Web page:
9. I’m so excited to see you doing this. I’d love to learn woodworking but I don’t see it anywhere in the near future. In the house we retire in, I really want a “basement” so that I can have half for a studio and my husband (and I) can use the other half for a workshop. It’s closer than it ever has been before. I can’t wait to see the finished product.

  10. Good for you, Weeks! How exciting to learn and conquer something new…

    By the way, Bill presented at our guild in South Holland last week. I wanted to let him know how much I enjoyed his presentation and all of the beautiful quilts you have made together. I was so inspired and could hardly sleep that night….

  11. Gotta love a woman who isn’t afraid to pursue learning new things, even HARD new things. I *highly* respect and admire that.

  12. So timely to read about your woodworking experience. Many years ago I took a woodworking class and built a mission style headboard for our bed. I then acquired a circular saw, drill/screwdriver and electric sander, but didn’t take on a big project again.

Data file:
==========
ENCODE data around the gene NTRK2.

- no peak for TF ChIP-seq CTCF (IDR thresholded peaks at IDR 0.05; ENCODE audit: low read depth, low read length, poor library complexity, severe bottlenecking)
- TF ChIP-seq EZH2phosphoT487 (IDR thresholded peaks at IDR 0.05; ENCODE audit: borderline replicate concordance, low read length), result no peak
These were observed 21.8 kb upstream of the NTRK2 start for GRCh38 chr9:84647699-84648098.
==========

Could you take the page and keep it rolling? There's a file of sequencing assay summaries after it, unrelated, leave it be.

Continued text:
Just last week during my spring break I was bit by the bug again as I realized the only way I would every have a dedicated quilting studio was to rework the room myself. I tore out a space hogging closet, reusing those 2 x 4’s into a custom bench/windowseat. The wall is angled, so our handyman neighbor tried to explain a complicated way to get the angle cut correctly. After a little thought, I used my 5 inch wide quilting ruler and it worked perfectly.
    Now on to the cutting table/storage unit – I am pumped!
    Actually the rules of woodworking are very similar to quilting – measure twice, cut once – the blades are just a little more dangerous.

  13. This is fantastic! It takes guts to go after what you want- especially if it seems completely ridiculous to other people. Can’t wait to see more pictures.

  14. You go girl! I think there’s great joy in making products (quilts, carpentry…) that are useful as well as attractive. Being able to custom-make something for a purpose is a woonderful skill :-)